"One idea for why glass gets so viscous is that there might be some hidden structure," says Weeks, associate professor of physics. "If so, one question is what size is that structure""
The Emory Physics lab began zeroing in on this question two years ago when Hetal Patel, an undergraduate who was majoring in chemistry and history, designed a wedge-shaped chamber, using glue and glass microscope slides that allowed observation of single samples of glassy materials confined at decreasing diameters.
For samples, the Emory lab used mixtures of water and tiny plastic balls Ð each about the size of the nucleus of a cell. This model system acts like a glass when the particle concentration is increased.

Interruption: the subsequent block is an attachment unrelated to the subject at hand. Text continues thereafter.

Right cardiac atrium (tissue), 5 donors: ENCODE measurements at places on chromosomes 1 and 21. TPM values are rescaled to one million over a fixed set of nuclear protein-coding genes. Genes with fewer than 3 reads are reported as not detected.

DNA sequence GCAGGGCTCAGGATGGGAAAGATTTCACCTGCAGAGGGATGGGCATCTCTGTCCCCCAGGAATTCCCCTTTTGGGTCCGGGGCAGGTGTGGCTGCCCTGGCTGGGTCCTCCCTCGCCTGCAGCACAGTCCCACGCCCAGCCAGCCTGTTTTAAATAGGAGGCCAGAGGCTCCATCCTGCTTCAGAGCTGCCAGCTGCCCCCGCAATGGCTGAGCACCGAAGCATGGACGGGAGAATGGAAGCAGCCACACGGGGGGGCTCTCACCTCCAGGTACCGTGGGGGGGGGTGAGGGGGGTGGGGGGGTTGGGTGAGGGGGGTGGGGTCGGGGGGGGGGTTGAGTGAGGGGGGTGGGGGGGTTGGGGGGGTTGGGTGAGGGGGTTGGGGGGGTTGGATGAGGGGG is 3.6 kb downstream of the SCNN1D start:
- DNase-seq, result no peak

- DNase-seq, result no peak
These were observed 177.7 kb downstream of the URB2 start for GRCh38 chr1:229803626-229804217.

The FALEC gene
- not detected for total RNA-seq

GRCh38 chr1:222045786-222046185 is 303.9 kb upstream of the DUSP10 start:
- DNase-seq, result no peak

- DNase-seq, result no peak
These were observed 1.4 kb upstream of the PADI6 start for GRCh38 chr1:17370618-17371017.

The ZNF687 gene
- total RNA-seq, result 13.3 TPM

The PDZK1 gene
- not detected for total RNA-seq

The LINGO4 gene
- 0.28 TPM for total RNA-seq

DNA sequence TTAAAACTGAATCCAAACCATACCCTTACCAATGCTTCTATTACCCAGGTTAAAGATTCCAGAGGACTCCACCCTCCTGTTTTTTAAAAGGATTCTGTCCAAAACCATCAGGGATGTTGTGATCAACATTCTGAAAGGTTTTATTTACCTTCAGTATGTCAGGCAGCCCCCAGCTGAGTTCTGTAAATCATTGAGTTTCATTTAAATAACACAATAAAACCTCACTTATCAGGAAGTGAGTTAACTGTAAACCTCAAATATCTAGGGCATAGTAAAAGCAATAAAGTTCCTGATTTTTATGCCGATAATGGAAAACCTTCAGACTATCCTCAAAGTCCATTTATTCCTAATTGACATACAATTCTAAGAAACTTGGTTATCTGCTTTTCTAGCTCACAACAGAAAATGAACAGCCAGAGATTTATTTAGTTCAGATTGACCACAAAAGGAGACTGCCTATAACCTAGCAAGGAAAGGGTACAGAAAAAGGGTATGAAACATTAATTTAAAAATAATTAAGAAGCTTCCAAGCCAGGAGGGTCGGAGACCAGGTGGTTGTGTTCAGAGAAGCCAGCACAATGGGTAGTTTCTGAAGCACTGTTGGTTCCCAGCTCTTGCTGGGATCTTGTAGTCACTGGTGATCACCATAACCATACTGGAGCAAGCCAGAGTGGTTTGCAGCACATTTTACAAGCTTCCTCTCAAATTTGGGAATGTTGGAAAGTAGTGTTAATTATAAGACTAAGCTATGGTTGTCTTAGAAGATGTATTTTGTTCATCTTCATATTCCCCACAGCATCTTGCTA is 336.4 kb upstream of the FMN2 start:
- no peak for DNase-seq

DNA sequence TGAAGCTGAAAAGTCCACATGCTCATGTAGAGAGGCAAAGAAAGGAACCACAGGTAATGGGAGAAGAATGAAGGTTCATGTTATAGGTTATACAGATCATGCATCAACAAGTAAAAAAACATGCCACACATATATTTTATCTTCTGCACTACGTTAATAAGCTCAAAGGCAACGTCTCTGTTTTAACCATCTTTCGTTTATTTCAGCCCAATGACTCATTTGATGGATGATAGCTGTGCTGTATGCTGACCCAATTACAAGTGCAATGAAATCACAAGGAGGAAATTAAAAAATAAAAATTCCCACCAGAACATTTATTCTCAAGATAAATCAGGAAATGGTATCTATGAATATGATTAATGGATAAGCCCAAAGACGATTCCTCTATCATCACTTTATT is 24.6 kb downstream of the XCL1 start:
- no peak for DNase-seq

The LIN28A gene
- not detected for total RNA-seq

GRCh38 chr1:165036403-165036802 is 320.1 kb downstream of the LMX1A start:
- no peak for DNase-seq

The samples were packed into the wedge-shaped chambers, then placed in a confocal microscope, which digitally scanned cross-sections of the samples, creating up to 480 images per second. The result was three-dimensional digital movies, showing the movement and behavior of the particles over time, within different regions of the chamber.
"The ability to take microscopy movies has greatly improved during the past five to 10 years," Weeks says. "Back in the mid-90s, the raw data from one two-hour data set would be four gigabytes. It would have completely filled up your hard drive. Now, it's just a tiny part of your hard drive, like a single DVD."
Glass, crazy glue and a microscope, and you can test the theory that's been bugging people for years.
This gets an Official Phantom A1 Awesome award for doing science with no money. NASA take note.
The Phantom Cheapskate